Ellis Peters, 1981
Challenge Book! Book Riot Read Harder Challenge 2016 - Read a book of historical fiction set before 1900.
Premise: (Follows, although requires no knowledge of, Monk’s Hood.) The annual fair has returned, after being disturbed by civil war the year before. A clash between the abbey and the merchants of the town raises tension, but are the resulting deaths due to commerce or more secret agendas? Then, an expensive wedding is to be held at the abbey, but the match seems poor. That would be all there is to it, if there were not also secret loves, hidden identities, and a mysterious wanderer at the St. Giles asylum.
These are both solid entries in an enjoyable series. St. Peter’s Fair, like One Corpse Too Many, deals significantly with the civil war in England at the time. According to Wikipedia, this war is sometimes called ‘The Anarchy.’ In short, it revolved around who should succeed to the throne of England: Henry I’s nephew Stephen (called King Stephen) or his daughter Matilda (called Empress Maud due to her marriage to the Holy Roman Emperor).
There is no actual fighting going on at this time, but factions are working behind the scenes, and several characters are using the fair to cover information gathering or meeting with confederates. I enjoy that there are simultaneously characters who care desperately about these causes and will do anything for them and characters who don’t give a fig for who rules England, because it doesn’t matter to their lives.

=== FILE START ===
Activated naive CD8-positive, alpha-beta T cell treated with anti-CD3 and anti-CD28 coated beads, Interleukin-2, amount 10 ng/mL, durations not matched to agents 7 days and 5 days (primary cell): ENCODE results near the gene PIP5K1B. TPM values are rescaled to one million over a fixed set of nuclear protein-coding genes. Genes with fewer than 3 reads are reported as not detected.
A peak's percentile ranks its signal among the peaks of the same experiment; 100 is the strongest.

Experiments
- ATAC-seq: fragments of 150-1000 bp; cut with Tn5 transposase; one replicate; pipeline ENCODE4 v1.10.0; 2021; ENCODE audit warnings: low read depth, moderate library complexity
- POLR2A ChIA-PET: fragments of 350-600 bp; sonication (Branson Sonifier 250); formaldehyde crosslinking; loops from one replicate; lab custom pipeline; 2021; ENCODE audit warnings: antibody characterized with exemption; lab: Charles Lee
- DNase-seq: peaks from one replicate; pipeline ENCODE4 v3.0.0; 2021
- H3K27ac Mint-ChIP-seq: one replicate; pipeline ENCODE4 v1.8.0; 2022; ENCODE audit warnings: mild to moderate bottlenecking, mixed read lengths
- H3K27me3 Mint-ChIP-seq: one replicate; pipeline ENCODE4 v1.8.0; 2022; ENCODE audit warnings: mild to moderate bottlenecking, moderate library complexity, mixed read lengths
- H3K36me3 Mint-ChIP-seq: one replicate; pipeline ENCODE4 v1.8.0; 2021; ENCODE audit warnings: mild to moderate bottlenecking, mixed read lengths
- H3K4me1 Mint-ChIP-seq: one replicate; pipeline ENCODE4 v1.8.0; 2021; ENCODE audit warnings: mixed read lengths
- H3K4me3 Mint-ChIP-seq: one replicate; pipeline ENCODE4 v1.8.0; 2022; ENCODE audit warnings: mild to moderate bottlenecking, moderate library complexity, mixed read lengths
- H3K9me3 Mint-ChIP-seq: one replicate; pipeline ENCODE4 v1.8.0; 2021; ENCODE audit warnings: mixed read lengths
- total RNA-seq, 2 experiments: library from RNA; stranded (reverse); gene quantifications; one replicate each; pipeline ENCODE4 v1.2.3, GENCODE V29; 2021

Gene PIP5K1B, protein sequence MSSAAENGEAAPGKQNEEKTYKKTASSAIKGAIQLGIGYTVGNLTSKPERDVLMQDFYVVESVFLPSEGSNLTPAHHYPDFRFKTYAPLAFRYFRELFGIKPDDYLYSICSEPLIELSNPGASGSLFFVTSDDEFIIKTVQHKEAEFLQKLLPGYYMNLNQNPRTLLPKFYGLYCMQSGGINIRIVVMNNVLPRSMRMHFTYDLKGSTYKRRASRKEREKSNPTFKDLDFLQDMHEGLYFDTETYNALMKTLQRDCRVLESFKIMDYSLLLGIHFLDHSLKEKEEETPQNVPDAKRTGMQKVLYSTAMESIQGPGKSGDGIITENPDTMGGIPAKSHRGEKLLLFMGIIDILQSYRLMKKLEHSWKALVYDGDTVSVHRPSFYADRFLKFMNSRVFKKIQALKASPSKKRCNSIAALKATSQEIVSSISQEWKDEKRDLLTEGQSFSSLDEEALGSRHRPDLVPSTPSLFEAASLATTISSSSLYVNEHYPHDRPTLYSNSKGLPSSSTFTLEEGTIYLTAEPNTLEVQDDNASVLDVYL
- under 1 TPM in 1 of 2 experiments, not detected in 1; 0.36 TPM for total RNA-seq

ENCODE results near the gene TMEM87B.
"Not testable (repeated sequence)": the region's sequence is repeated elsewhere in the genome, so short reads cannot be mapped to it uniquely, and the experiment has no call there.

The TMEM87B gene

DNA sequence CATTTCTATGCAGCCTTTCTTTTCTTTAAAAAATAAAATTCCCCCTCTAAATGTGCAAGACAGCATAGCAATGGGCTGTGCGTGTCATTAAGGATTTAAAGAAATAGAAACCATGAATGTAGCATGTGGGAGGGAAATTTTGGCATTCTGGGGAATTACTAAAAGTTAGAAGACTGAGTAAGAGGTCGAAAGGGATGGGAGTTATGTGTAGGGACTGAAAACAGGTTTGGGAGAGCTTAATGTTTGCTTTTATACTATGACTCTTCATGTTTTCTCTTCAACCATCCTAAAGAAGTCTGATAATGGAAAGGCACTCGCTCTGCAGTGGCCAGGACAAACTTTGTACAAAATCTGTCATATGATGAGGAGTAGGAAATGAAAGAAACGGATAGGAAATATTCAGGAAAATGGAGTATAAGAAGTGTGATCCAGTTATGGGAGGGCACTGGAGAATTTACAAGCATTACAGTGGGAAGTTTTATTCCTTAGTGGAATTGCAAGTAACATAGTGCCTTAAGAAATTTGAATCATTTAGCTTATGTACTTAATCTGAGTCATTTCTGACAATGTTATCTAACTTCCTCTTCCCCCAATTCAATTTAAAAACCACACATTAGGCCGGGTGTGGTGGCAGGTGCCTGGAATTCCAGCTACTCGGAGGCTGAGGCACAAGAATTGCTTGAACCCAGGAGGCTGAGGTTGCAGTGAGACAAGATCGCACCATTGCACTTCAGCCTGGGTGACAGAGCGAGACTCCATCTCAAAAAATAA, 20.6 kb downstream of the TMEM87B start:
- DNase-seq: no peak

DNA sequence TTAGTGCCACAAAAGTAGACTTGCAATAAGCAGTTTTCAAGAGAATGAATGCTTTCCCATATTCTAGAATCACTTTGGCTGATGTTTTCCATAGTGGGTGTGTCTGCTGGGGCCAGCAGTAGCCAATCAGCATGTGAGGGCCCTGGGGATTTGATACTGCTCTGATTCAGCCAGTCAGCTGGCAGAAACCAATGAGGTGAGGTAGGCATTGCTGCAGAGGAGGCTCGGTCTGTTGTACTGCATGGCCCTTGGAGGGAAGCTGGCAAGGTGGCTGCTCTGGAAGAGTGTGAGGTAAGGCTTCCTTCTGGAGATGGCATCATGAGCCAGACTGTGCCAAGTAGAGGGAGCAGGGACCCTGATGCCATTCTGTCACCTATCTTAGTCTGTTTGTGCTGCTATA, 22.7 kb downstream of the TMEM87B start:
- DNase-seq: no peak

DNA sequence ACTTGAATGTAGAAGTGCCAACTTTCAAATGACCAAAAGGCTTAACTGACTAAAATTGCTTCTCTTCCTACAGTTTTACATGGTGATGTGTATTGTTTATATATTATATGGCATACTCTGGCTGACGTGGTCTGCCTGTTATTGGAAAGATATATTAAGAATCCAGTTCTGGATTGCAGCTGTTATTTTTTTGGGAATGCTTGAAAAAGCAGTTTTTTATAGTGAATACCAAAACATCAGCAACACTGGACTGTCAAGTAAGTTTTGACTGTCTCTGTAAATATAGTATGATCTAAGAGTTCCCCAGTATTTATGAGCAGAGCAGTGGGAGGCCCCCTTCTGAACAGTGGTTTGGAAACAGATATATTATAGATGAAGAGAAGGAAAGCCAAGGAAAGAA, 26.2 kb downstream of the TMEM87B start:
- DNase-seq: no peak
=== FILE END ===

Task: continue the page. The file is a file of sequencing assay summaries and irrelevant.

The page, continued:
Both books feature a romance and interesting female characters. In the first, a merchant’s daughter at the fair is stalked by tragedy and courted by a flashy young nobleman. It sounds simple, and perhaps it is, but Emma’s strength and bravery tells in the exciting climax.
Romance is central to The Leper of St. Giles, as it features an unhappy match between a cruel older nobleman and a very young heiress who only has eyes for the knight in the lord’s train. Machinations on both sides complicate matters, and murder follows, as this is a mystery series.
The best parts of this book are split between Cadfael’s former apprentice Brother Mark’s work at the leper-house, and the way this plot touches lightly on Cadfael’s time in the crusades. His attitude towards all the characters is colored by the knowledge and experience which sets him apart from many at the abbey. Plus there’s a surprise character late in the book who only appears briefly, but Cadfael and I are of one mind about how awesome she is.
Both tons of fun and great reading.
4 Stars - Very Good Books